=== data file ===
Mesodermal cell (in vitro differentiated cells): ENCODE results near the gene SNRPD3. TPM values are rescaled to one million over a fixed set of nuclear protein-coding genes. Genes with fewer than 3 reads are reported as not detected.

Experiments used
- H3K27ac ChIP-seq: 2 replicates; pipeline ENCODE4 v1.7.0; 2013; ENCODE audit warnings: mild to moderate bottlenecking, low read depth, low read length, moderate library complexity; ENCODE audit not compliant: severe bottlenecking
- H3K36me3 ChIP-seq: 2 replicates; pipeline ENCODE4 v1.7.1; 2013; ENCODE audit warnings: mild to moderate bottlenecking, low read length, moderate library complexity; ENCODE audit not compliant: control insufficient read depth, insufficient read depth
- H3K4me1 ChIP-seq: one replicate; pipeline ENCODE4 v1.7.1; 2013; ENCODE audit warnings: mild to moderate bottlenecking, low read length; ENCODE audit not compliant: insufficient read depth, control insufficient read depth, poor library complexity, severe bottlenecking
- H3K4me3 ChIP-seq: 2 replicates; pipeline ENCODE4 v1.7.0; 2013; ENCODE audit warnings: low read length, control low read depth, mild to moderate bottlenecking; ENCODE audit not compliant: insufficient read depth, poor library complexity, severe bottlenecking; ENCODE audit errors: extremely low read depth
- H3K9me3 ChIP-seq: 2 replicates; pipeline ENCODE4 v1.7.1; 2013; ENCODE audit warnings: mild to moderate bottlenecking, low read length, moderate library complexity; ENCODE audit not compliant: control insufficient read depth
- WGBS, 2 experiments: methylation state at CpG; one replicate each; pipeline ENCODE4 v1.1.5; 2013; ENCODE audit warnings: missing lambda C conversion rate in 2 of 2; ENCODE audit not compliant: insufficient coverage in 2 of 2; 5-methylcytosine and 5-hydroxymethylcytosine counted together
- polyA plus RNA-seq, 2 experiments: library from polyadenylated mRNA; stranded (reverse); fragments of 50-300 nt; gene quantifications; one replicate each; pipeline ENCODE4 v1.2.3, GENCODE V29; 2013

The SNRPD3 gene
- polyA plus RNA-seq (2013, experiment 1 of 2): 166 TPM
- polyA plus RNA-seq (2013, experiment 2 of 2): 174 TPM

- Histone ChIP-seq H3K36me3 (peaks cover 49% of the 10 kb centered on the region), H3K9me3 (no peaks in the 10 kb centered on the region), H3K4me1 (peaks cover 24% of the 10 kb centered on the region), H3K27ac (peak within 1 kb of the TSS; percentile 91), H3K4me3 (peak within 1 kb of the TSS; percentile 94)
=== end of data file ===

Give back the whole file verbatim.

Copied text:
Mesodermal cell (in vitro differentiated cells): ENCODE results near the gene SNRPD3. TPM values are rescaled to one million over a fixed set of nuclear protein-coding genes. Genes with fewer than 3 reads are reported as not detected.

Experiments used
- H3K27ac ChIP-seq: 2 replicates; pipeline ENCODE4 v1.7.0; 2013; ENCODE audit warnings: mild to moderate bottlenecking, low read depth, low read length, moderate library complexity; ENCODE audit not compliant: severe bottlenecking
- H3K36me3 ChIP-seq: 2 replicates; pipeline ENCODE4 v1.7.1; 2013; ENCODE audit warnings: mild to moderate bottlenecking, low read length, moderate library complexity; ENCODE audit not compliant: control insufficient read depth, insufficient read depth
- H3K4me1 ChIP-seq: one replicate; pipeline ENCODE4 v1.7.1; 2013; ENCODE audit warnings: mild to moderate bottlenecking, low read length; ENCODE audit not compliant: insufficient read depth, control insufficient read depth, poor library complexity, severe bottlenecking
- H3K4me3 ChIP-seq: 2 replicates; pipeline ENCODE4 v1.7.0; 2013; ENCODE audit warnings: low read length, control low read depth, mild to moderate bottlenecking; ENCODE audit not compliant: insufficient read depth, poor library complexity, severe bottlenecking; ENCODE audit errors: extremely low read depth
- H3K9me3 ChIP-seq: 2 replicates; pipeline ENCODE4 v1.7.1; 2013; ENCODE audit warnings: mild to moderate bottlenecking, low read length, moderate library complexity; ENCODE audit not compliant: control insufficient read depth
- WGBS, 2 experiments: methylation state at CpG; one replicate each; pipeline ENCODE4 v1.1.5; 2013; ENCODE audit warnings: missing lambda C conversion rate in 2 of 2; ENCODE audit not compliant: insufficient coverage in 2 of 2; 5-methylcytosine and 5-hydroxymethylcytosine counted together
- polyA plus RNA-seq, 2 experiments: library from polyadenylated mRNA; stranded (reverse); fragments of 50-300 nt; gene quantifications; one replicate each; pipeline ENCODE4 v1.2.3, GENCODE V29; 2013

The SNRPD3 gene
- polyA plus RNA-seq (2013, experiment 1 of 2): 166 TPM
- polyA plus RNA-seq (2013, experiment 2 of 2): 174 TPM

- Histone ChIP-seq H3K36me3 (peaks cover 49% of the 10 kb centered on the region), H3K9me3 (no peaks in the 10 kb centered on the region), H3K4me1 (peaks cover 24% of the 10 kb centered on the region), H3K27ac (peak within 1 kb of the TSS; percentile 91), H3K4me3 (peak within 1 kb of the TSS; percentile 94)